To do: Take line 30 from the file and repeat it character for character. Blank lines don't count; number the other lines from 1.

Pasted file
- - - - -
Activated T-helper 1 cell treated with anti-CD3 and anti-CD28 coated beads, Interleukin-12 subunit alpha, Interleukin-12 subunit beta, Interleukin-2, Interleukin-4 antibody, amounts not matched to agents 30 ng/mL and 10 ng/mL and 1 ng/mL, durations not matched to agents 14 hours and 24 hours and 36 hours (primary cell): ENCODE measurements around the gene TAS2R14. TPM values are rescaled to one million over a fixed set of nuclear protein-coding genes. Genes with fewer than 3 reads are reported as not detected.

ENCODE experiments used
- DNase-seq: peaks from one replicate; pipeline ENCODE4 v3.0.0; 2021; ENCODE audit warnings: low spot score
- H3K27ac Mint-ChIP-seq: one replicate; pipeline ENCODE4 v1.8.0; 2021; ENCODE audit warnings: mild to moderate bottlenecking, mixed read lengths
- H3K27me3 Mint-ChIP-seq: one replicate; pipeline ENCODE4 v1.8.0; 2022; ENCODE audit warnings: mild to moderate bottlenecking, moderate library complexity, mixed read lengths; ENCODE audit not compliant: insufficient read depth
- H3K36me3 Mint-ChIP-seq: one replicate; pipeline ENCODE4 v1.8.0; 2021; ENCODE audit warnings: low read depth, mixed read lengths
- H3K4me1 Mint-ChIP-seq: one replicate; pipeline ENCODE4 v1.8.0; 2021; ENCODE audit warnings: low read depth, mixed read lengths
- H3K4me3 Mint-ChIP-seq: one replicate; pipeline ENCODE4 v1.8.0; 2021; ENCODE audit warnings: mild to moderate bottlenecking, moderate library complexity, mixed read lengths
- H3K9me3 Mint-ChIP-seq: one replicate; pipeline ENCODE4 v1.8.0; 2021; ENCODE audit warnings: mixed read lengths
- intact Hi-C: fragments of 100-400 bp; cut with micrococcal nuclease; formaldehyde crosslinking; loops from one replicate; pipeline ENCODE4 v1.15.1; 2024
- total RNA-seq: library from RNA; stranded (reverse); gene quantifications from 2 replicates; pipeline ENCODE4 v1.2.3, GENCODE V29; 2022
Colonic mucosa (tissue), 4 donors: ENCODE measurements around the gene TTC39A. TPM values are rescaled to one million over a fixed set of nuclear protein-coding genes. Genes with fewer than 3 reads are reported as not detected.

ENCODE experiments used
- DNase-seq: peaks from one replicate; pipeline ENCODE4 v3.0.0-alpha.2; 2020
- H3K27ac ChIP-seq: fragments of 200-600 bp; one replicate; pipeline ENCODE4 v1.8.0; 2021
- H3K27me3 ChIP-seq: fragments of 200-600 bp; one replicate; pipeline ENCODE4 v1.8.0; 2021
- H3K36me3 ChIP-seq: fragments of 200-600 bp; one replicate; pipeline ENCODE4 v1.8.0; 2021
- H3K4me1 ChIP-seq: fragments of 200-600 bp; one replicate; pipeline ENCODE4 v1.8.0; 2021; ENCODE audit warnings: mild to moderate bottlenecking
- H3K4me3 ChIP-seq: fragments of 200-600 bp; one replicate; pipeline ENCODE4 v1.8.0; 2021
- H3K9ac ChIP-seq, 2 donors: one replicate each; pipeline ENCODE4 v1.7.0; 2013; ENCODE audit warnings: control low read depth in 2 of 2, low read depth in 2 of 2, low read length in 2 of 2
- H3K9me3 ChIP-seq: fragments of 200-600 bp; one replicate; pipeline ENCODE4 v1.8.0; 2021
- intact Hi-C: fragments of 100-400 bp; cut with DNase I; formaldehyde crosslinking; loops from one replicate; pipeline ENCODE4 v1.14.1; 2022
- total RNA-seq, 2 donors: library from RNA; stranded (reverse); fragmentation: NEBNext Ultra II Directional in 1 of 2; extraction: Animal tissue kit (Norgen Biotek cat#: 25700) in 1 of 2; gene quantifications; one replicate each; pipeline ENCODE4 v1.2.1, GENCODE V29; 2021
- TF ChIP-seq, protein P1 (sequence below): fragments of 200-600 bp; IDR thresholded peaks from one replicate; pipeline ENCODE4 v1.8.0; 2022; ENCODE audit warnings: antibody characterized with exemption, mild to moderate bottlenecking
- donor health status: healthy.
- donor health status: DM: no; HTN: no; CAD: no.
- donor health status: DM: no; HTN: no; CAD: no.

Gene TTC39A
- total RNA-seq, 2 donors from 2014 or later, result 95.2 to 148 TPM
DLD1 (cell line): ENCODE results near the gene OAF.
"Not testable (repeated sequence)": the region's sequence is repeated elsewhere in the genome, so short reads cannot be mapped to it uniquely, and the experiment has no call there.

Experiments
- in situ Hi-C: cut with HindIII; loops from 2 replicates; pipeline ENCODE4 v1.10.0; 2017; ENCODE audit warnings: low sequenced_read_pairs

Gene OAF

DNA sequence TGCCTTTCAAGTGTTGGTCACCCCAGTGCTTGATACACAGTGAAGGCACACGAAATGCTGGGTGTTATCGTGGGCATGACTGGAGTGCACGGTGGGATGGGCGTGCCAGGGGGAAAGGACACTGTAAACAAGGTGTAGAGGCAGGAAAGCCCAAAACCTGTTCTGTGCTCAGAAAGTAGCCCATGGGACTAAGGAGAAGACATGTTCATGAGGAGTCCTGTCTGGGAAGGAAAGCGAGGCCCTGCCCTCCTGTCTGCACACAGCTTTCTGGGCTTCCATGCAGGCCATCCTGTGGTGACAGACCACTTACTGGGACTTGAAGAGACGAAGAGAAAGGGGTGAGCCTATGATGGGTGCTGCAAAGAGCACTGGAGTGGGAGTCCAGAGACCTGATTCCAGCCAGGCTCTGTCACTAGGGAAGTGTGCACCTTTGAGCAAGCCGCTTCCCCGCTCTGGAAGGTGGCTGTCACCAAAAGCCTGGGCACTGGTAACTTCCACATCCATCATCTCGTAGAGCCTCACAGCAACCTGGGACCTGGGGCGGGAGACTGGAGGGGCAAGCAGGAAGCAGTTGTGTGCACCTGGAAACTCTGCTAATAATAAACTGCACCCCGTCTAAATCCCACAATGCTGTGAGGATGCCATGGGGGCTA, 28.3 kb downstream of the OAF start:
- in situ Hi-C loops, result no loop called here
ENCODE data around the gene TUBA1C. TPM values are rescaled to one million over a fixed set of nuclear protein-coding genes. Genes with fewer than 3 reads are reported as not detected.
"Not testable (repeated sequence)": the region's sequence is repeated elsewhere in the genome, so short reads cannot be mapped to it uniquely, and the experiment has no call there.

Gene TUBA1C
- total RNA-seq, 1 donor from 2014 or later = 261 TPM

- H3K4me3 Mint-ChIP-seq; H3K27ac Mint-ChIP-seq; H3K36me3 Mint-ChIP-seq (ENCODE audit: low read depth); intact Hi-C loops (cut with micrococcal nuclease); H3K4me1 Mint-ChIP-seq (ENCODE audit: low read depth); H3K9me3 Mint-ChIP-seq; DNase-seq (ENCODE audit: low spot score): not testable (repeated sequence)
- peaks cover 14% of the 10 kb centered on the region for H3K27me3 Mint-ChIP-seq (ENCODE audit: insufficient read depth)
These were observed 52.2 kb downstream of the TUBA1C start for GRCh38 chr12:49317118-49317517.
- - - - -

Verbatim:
DLD1 (cell line): ENCODE results near the gene OAF.